As the 2020-2021 school year began in person, Cynthia created small hearts with hand-written inspirational messages for each locker. She is teaching students virtually and in person, wearing a face shield so her students can see her as she speaks and putting an extraordinary amount of time in to planning her lessons. And again, always facing the barriers with a welcoming smile.

We know Cynthia’s devotion to teaching and her students, but Bill Ackerman, her assistant principal at Centerville Middle, who sees her efforts day to day, month to month, year to year, has the most valuable insight: “To say Cynthia is a valuable member of our faculty is an understatement. She is what I picture a middle school teacher should be: she is first in line to put herself out there to do something silly if it means entertainment for the kids. She is also on every list of volunteers to help with activities and events that support the kids. And she is as vocal and active as anyone we have when it comes to brainstorming ideas for new ways to help our kids navigate the choppy waters of middle school. Have you caught onto the common threat? It it has anything to do with THE KIDS, you can count on Cynthia to be a major part of it!”

We, her friends and Ursinus classmates, wholeheartedly recommend Cynthia Babcock Green for the Henry P. and M. Page Laughlin Educator Award.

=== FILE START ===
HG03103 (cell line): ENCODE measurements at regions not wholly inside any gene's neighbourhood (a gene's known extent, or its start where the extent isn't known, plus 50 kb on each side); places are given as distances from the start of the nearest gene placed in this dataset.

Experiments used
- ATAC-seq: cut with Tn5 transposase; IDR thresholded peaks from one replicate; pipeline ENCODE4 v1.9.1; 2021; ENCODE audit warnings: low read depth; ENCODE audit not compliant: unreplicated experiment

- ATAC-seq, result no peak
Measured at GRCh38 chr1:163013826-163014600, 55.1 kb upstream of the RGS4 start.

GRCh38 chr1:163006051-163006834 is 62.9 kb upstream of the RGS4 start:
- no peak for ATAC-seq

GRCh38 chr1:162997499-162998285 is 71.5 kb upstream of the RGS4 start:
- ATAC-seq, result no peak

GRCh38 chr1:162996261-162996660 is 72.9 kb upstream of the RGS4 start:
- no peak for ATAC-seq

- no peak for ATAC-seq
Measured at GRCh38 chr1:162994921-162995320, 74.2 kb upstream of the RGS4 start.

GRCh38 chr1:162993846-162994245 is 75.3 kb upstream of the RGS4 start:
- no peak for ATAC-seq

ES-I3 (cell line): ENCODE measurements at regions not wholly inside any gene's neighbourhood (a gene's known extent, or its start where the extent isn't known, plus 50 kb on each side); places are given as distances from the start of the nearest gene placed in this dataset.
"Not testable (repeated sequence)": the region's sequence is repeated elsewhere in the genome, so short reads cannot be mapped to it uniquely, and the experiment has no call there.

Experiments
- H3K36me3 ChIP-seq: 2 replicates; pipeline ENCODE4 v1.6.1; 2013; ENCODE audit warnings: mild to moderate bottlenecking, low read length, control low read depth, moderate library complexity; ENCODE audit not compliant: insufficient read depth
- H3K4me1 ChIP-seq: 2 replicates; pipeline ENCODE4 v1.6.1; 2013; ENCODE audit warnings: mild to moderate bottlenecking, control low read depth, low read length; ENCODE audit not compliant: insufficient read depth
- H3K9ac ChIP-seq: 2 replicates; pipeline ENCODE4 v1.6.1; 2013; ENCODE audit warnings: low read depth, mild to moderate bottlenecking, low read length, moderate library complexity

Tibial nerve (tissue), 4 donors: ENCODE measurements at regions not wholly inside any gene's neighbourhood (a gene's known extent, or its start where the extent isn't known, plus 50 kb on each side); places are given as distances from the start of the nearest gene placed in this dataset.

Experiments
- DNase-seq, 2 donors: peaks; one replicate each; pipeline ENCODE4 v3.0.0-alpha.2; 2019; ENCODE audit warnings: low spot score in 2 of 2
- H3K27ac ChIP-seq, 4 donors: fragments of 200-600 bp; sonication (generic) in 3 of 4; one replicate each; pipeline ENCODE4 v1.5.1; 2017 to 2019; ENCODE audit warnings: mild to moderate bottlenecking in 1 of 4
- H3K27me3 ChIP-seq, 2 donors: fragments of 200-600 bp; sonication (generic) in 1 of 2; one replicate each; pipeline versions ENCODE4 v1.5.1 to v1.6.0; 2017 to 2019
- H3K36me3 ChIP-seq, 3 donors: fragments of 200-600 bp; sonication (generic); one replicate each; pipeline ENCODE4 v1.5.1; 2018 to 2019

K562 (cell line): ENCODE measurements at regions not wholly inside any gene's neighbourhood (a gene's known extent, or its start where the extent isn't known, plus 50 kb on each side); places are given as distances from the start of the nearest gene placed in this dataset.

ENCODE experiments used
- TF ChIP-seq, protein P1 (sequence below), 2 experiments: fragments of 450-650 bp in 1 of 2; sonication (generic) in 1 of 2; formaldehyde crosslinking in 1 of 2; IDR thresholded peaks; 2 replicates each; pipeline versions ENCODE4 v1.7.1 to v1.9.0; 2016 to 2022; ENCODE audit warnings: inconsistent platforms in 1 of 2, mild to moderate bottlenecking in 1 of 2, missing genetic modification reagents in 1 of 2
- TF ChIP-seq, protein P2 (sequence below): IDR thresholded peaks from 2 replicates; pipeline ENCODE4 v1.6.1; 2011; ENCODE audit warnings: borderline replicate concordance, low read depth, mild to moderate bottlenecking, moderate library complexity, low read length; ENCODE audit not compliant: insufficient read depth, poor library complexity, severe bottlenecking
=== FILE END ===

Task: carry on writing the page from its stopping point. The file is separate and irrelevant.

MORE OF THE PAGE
Thank you for your time and consideration,

Erika Compton Butler, ’94

Melissa Chido Callen, ’94

Barbara Lampe Parker, ’94

Tammi L. Talese, ’94

Nicole Cicci Kazarian, ’94

Sara Jacobson, ’94

Jennifer Wolf Dornisch, ’94

Audra Boettcher-Myerberg, ’93

Jerry Licata, ’94

Stephanie Horling, ’95

Kelly Henderson Sakowski, ’94

John Correll, ’94

Kelly Hoopes Dellinger, ’95

Maureen Heisinger, ’93

Jean Anderson, ’94

Nick Baccino, ’95

Steve Postek, ’95

Terri Kauzlarich Skender, ’93

Susie Steele Leight, ‘ 94

Autumn (Boyer) Herbst, ’95

Jennifer Angelo Morris, ’93

Kara Raiguel, ’94

Leigh Dickinson Bridge, ’92

Kelly Crowers Guidry, ’94

Kevin Michael Smith, ‘ 96

Robyn Quinn, ’91

Leigh Woolston Karsch, ’94

Amanda Mishizen Wilhelm, ’96

Thomas Simkiss, ’95

Toni Wenger Tucker, ’92

Tara Walton Barker, ’93

Janene Paist Anzulewicz, ’94

Nadine Brubaker Miller, ’94

Karin Hoerrner Eckerson, ’92

Melanie Williams Powell, ’96

Nancy Costello Tighe, ’94

Melissa Rosenstiehl Silvers, ’93

Paul Drazba, ’94

Dawn Estelle, ’92

Melanie Matakonis, ’96

Lori Galletto, ’94

Michelle Perless Brown, ’94

Lisa Straw Hickman, ’93

Sharon McCann Gonsalves, ’92

Melissa Otto, ’93

Alina Morawski Marone, ’95

Rob Teti, ’95

Loreen Bloodgood, ’95

Jeannine Hutchinson, ’94

Heather Klinger Boyer, ’96

Alex Ugarte Jorgensen, ’96

Susan Whisler LaPlaunt, ’95

Kelly Brown Iacono, ’96

Maureen Fitzgerald, ’96

Marie Rojas Calderaro, ’93

Tom Ervin, ’94

Suzanne Rojas Padula, ’96

Andrew Bordic, ’93

Shannon Davis O’Brien, ’94

Betsy Laskowski, ’93

Joy O’Grady, ’94

Dan Fishman, ’95

Megan Chmiel Patruno, ’92

Amy Yeakel, ’93

Heidi Fenatermcher, ’94

Harley David Rubin, ’94

Regan McCann Everett, ’95

Ellen Cosgrove Labrecque, ’95,

Jen Johnson, ’96

Patty Febo Drew, ’94